when it comes to the important question of choosing their
party leaders, the hard-working and dedicated grass root
party worker has absolutely no role to play. This only symbolizes
the lack of internal democracy among political parties in
the early years of the American republic, presidential nominees
were chosen by the political party's national legislators.
Let us call it the American Party Democracy (Version 1.0)
- 'the debut edition'. The whole process used to take place
behind closed-door meetings called 'caucuses'. Once each
party's nominee was thus chosen, the voters were forced
to vote for one among those two (rarely, three) during the
presidential elections. This process was closed, undemocratic
and foisted an artificial choice between candidates. More
like a 'selection' than an 'election.'
India still follows this archaic process when leaders of
parties or alliances are selected by the legislators in
India. For instance, the Chief Minister of a state is decided
behind closed door meetings of legislators and party leaders.
Strictly speaking, our CMs are neither elected by nor are
responsible to the people of their state. (This is the guiding
principle behind mid-night political coups).
us now get back to the American story: major reforms (American
Party Democracy (Version 2.0) - 'new and improved edition')
came in the 1830s during the administration of President
Andrew Jackson. For the first time, the undemocratic caucuses
were replaced by more open nominating 'conventions'. First,
delegates were elected by the rank-and-file party members
from among themselves. Later, these delegates elected their
party's presidential nominee during the nomination conventions.
While this process genuinely empowered the ordinary party
worker, it still could be hijacked by vested party interests.
For example, ex-President Theodore Roosevelt (Republican
Party, 1912) and Senator Eugene McCarthy (Democratic Party,
1968) both won the support of the grass roots party members
but failed to get party nominations. They were outmanoeuvred
by their party opponents who got nominated as presidential
candidates - undemocratically. Internal party democracy
be damned (even if very rarely).
continued for more than 130 years. Then, in 1972, came the
American Party Democracy (Version 3.0) - 'the happening
edition'. The task of nominating presidential candidates
was taken away from the delegates (thus eliminating last-minute
manipulations) and given to the ordinary party members who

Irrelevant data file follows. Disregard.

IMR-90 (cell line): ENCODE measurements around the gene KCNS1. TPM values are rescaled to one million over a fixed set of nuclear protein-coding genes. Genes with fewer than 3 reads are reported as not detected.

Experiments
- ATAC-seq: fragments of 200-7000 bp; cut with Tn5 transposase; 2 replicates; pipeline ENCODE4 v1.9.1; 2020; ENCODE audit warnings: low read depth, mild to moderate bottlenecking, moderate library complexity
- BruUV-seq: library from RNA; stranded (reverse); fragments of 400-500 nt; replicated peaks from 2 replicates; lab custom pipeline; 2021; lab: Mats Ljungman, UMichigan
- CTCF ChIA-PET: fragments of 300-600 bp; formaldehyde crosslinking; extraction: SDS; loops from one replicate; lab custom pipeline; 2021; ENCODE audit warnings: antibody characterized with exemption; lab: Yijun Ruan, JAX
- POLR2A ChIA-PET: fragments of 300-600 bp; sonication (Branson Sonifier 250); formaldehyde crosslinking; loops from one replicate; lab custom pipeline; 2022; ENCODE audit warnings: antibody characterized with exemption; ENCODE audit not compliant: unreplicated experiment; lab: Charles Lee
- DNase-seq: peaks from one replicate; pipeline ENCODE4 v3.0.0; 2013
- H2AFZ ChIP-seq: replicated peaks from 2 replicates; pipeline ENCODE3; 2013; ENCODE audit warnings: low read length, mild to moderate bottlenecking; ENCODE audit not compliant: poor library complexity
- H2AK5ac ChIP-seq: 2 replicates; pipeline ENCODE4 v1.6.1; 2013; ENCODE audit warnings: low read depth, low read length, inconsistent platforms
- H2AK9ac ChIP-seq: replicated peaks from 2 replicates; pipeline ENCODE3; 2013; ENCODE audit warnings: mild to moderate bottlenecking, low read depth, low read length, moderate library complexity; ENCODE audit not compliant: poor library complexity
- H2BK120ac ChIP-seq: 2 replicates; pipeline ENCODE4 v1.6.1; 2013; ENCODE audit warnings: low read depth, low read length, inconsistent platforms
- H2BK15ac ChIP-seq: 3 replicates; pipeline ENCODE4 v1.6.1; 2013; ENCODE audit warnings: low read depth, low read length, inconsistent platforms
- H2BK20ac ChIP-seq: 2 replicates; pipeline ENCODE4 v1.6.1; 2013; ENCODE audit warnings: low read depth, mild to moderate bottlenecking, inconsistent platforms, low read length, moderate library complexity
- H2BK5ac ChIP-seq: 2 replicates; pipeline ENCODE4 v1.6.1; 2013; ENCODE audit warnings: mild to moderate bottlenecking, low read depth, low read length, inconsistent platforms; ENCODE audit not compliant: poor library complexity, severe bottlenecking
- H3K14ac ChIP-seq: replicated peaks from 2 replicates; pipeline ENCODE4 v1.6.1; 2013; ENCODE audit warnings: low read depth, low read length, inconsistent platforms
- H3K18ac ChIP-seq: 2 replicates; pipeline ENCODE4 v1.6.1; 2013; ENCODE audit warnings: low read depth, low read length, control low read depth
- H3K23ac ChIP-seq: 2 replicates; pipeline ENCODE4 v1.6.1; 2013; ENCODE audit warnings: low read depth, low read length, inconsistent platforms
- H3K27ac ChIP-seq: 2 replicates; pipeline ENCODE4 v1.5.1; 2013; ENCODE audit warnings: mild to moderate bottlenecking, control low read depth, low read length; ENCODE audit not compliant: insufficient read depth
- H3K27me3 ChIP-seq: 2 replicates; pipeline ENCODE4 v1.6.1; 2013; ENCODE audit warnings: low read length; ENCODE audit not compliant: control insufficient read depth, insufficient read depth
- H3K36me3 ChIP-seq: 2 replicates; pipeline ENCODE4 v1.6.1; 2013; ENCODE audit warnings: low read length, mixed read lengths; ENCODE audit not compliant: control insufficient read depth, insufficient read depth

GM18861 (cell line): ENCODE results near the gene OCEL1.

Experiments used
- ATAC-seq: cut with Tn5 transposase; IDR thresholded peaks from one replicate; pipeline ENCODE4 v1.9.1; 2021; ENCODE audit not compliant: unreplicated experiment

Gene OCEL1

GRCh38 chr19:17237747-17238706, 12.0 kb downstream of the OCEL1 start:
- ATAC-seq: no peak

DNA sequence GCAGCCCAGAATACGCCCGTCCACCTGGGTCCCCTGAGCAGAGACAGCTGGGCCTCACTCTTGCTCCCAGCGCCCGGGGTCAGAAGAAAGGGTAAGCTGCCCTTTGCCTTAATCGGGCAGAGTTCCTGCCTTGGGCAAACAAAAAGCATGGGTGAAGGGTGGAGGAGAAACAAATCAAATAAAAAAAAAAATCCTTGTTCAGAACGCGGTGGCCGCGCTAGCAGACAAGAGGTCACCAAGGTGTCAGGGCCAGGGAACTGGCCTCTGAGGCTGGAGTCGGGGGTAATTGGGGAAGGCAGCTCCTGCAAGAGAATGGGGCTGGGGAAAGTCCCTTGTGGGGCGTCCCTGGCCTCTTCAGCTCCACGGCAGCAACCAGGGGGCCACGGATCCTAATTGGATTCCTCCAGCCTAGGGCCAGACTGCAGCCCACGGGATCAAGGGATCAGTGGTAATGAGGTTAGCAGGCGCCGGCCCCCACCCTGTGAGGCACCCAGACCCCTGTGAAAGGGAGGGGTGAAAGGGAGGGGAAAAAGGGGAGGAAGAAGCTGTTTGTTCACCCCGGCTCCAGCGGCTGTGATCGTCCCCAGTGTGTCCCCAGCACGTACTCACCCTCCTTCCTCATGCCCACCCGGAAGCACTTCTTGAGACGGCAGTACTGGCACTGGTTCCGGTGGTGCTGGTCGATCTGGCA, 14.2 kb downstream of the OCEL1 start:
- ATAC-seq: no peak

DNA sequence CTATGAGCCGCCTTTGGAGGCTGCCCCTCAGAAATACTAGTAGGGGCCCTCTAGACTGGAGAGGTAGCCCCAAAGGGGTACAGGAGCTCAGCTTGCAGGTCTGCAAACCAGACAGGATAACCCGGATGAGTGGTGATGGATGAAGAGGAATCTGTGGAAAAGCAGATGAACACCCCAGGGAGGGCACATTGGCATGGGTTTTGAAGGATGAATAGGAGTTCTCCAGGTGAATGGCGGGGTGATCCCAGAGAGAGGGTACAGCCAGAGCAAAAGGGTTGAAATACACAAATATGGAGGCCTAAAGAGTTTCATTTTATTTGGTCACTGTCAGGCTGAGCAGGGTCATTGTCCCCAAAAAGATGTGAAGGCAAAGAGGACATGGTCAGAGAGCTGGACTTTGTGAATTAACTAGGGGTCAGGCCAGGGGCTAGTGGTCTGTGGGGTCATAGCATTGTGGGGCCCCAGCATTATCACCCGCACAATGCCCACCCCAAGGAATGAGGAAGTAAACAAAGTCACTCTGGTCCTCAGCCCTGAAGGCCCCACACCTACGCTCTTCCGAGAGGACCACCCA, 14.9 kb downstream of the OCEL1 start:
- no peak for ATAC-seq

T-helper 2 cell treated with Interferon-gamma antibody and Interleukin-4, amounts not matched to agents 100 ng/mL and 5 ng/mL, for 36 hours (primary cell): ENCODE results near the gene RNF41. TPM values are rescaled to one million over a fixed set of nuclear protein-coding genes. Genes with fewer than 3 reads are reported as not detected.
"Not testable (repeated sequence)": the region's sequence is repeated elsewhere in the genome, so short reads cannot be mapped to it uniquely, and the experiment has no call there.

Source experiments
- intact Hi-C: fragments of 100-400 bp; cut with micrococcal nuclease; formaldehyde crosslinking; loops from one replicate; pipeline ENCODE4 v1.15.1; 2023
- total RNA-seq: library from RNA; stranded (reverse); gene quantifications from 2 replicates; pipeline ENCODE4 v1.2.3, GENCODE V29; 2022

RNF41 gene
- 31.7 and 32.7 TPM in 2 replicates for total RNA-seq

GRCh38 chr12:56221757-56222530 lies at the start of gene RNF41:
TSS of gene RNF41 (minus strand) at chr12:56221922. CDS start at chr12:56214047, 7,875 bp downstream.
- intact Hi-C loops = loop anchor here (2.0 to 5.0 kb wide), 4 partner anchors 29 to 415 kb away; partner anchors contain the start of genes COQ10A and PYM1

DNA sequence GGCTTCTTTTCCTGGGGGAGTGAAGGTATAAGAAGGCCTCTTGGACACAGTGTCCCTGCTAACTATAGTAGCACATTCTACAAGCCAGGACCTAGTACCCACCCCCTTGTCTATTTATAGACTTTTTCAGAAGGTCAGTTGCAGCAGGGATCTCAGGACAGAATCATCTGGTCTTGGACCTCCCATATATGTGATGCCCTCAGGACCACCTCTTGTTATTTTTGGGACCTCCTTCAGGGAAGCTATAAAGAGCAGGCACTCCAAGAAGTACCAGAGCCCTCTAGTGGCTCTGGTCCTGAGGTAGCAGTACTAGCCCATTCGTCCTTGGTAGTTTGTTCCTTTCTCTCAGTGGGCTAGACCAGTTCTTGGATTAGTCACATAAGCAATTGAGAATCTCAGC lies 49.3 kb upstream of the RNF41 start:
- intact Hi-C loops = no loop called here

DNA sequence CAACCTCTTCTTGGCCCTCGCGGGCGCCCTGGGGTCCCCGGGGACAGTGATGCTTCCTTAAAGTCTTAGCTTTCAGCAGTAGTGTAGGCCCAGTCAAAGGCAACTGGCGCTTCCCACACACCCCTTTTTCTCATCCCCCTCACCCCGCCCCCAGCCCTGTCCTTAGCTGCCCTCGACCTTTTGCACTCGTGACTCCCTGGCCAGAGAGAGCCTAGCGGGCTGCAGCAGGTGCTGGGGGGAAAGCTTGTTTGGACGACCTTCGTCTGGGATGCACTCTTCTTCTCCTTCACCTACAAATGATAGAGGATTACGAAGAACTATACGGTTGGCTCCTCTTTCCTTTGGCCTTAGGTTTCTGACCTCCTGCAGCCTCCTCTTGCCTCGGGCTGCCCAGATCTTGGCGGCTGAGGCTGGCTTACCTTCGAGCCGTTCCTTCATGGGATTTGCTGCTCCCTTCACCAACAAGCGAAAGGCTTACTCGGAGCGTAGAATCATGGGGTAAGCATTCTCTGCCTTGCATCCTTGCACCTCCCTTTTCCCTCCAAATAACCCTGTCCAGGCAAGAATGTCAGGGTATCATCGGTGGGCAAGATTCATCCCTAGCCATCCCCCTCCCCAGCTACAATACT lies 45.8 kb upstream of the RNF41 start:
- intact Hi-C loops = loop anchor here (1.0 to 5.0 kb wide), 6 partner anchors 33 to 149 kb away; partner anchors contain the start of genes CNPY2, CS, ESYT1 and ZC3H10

could now elect their nominee through secret-ballot. This
is how John Kerry became the Democratic Party presidential
candidate this year: in a competitive, transparent and democratic
process. In the US, party candidates even for the Senate,
House of Representatives and state legislatures are chosen
through similarly open and fair democratic nomination processes.
American political parties reformed their candidate selection
processes not necessarily because the parties had very a
noble intention to empower their grass-roots workers. They
did it simply to win elections. Period. The fact is: what
was good for the party member was also good for the party
itself. And good party politics also meant good country
can learn a thing or two from the American experience. If
our political parties do not bring in genuine internal democracy,
no doubt a few party leaders will continue to benefit personally
(in the form of entrenched hold over the ticket distribution
process, for instance). But, the entire party itself faces
a much greater risk of being rejected by the voting public.
This problem can be solved by selecting party office bearers
and candidates on the basis of secret ballot among the party
members and workers. This leads to the nomination of better
party candidates who have genuine grass-root support and
who can better represent the opinions and aspirations of
the party workers, supporters and the general public. Such
candidates, who have a much better chance of getting elected,
can serve our country as good politicians and leaders.
internal party democracy is a must for better Indian democracy.